|Year : 2020 | Volume
| Issue : 4 | Page : 2022-2027
Risk factors for undernutrition in under-five children living in a migrant populated area of South Delhi
Deepti Dabar1, Vikas Yadav2, Akhil D Goel3, Abha Mangal4, Pankaj Prasad1, Mahendra Singh5
1 Department of Community and Family Medicine, AIIMS, Bhopal, MP, India
2 Department of Community Medicine, Atal Bihari Vajpayee Government Medical College, Vidisha, MP, India
3 Department of Community Medicine and Family Medicine, AIIMS, Jodhpur, Rajasthan, India
4 Community Health Department, St Stephens Hospital, Delhi, India
5 Department of Community and Family Medicine, AIIMS, Rishikesh, Uttarakhand, India
|Date of Submission||18-Dec-2019|
|Date of Decision||25-Dec-2019|
|Date of Acceptance||20-Feb-2020|
|Date of Web Publication||30-Apr-2020|
Dr. Vikas Yadav
Department of Community Medicine, Atal Bihari Vajpayee Government Medical College, Vidisha - 464 001, MP
Source of Support: None, Conflict of Interest: None
Introduction: Undernutrition is continuing to be a major public health problem in India. Moreover, India houses more than 30% of the world's stunted children aged under 5 years. There was a paucity of a community-based cross-sectional study on the nutrition of children aged under 5 years in urban Delhi. Therefore, we conducted this study to assess the prevalence of undernutrition and their associated factors in children aged under 5 years in urban South Delhi. Materials and Methods: A cross-sectional community-based study was conducted in the Mehrauli area of South Delhi with a semi-structured questionnaire. Systematic random sampling without replacement was implemented. Informed written consent was sought from the parents of participants. Questions were asked regarding demography and sociocultural factors of the participants. Anthropometry measurements were obtained. Underweight and stunting were defined using WHO child growth standards 2006. Results: A total of 520 participants in 695 houses were contacted and interviewed. Prevalence of underweight and stunting were 34.0% and 42.6%, respectively. Sociocultural factors, associated with underweight and stunting, found in current study were fathers' education (with both, P value < 0.05), mothers' education (with both, P value < 0.05), poverty status (with both, P value <0.05), overcrowding (stunting only, P value <0.05), fathers' alcohol abuse (with both, P value < 0.05) and exclusive breastfeeding for 6 months (stunting only, P value <0.05). Conclusions: There was a very high prevalence of underweight (34.0%) and stunting (42.6%) in children under 5 years age in Mehrauli.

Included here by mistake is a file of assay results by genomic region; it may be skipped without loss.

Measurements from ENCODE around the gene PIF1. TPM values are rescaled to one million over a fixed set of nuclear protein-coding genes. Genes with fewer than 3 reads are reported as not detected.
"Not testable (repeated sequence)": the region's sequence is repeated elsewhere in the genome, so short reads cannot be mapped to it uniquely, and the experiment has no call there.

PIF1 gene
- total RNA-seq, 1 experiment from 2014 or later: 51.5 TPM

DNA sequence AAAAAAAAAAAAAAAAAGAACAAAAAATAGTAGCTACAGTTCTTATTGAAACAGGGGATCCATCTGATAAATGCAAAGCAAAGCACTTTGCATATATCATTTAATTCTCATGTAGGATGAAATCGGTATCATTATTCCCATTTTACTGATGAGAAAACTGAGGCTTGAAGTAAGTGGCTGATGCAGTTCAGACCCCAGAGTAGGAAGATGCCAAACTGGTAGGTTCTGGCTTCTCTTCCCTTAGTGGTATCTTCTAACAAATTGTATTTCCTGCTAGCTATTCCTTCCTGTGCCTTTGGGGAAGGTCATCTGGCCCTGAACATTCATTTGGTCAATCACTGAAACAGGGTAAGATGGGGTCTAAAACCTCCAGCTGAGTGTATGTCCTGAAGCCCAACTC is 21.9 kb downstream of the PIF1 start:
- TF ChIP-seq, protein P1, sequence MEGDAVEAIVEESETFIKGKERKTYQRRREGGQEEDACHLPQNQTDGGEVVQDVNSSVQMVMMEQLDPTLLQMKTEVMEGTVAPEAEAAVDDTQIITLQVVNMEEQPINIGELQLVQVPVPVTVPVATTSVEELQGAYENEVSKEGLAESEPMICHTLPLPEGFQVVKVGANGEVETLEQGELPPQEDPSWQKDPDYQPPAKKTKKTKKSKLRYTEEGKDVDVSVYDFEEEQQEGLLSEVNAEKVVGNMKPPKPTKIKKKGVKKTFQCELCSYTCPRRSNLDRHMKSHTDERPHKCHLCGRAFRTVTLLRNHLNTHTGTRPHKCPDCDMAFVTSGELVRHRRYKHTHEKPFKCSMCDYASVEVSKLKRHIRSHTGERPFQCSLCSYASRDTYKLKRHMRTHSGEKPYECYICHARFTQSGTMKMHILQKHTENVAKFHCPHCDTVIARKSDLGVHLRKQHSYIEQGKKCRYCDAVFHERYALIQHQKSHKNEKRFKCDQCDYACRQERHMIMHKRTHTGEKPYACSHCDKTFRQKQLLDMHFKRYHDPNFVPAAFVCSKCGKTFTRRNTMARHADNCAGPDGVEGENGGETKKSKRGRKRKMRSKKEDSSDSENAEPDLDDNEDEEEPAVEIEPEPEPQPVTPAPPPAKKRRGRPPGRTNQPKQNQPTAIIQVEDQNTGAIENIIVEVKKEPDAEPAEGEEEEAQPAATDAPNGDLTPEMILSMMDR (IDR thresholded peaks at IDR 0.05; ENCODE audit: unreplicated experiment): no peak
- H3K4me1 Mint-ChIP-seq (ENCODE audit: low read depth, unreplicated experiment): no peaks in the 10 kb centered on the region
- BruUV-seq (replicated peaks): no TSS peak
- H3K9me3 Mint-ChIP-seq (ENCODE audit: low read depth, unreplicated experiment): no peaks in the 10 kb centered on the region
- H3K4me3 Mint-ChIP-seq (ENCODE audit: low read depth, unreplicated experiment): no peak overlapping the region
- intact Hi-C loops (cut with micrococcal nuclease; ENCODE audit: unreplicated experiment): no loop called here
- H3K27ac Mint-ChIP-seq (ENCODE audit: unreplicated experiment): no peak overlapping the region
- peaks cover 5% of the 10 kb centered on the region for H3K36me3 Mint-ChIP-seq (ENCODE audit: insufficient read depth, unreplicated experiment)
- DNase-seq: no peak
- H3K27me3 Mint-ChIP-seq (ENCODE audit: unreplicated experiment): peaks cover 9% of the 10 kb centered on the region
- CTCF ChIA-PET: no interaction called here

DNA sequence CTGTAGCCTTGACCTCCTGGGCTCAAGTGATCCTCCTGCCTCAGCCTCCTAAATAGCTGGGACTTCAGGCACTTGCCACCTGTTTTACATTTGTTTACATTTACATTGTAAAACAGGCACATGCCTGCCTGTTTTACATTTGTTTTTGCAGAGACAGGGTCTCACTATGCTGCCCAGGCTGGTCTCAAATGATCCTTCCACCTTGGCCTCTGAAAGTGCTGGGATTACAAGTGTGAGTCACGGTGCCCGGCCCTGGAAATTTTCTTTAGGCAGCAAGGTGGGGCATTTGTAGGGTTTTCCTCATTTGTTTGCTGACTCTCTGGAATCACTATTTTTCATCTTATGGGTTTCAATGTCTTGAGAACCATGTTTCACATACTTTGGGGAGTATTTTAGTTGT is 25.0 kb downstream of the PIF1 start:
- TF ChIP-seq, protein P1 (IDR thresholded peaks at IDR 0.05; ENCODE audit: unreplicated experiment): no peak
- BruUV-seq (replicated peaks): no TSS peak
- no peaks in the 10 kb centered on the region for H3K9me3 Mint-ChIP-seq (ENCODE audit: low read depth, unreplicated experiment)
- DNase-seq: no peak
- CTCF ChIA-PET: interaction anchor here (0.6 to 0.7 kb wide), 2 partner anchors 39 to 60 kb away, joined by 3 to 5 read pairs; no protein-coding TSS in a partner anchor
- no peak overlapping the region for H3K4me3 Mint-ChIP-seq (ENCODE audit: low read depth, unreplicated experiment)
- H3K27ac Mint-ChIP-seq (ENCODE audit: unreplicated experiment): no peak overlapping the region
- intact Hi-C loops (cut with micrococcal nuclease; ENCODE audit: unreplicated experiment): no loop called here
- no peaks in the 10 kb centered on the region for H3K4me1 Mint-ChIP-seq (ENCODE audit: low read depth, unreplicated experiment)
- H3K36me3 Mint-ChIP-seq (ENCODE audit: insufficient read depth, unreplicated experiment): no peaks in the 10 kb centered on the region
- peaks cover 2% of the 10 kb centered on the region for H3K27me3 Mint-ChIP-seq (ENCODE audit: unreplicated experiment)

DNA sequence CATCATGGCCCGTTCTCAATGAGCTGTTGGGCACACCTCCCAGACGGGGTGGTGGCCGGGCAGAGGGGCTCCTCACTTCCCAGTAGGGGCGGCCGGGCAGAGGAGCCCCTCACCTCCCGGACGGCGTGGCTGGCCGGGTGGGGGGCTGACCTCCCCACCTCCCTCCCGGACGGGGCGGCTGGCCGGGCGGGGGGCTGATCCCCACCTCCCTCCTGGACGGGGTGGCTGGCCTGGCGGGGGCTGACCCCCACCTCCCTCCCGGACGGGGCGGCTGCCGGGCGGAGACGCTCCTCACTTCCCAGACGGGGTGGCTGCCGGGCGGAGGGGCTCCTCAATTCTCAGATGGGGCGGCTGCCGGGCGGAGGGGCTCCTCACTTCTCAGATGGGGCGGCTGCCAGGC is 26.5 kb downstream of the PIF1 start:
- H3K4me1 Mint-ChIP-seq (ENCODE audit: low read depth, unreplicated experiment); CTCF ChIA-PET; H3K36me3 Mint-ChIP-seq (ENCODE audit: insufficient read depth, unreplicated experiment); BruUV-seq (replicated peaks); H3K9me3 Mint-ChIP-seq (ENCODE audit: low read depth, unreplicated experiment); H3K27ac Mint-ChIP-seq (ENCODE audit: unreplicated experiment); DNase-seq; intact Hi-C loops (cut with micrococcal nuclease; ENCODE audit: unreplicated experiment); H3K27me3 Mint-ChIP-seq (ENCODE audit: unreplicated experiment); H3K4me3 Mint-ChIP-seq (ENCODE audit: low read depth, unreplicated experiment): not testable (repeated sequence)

Keywords: Children, Delhi, India, stunting, prevalence, undernutrition, underweight
|How to cite this article:|
Dabar D, Yadav V, Goel AD, Mangal A, Prasad P, Singh M. Risk factors for undernutrition in under-five children living in a migrant populated area of South Delhi. J Family Med Prim Care 2020;9:2022-7
|How to cite this URL:|
Dabar D, Yadav V, Goel AD, Mangal A, Prasad P, Singh M. Risk factors for undernutrition in under-five children living in a migrant populated area of South Delhi. J Family Med Prim Care [serial online] 2020 [cited 2021 Jun 14];9:2022-7. Available from: https://www.jfmpc.com/text.asp?2020/9/4/2022/283403
| Introduction|| |
Undernutrition is a silent public health emergency worldwide. It is continuing to be a major public health problem in India. It is not the only indicator of poor nutrition but also a threat to the social and economic development of the population. Globally, it is one of the most common causes of morbidity and mortality among children. Each year, about 10 million children die due to preventable or treatable illnesses, and half of these deaths are directly or indirectly caused by undernutrition.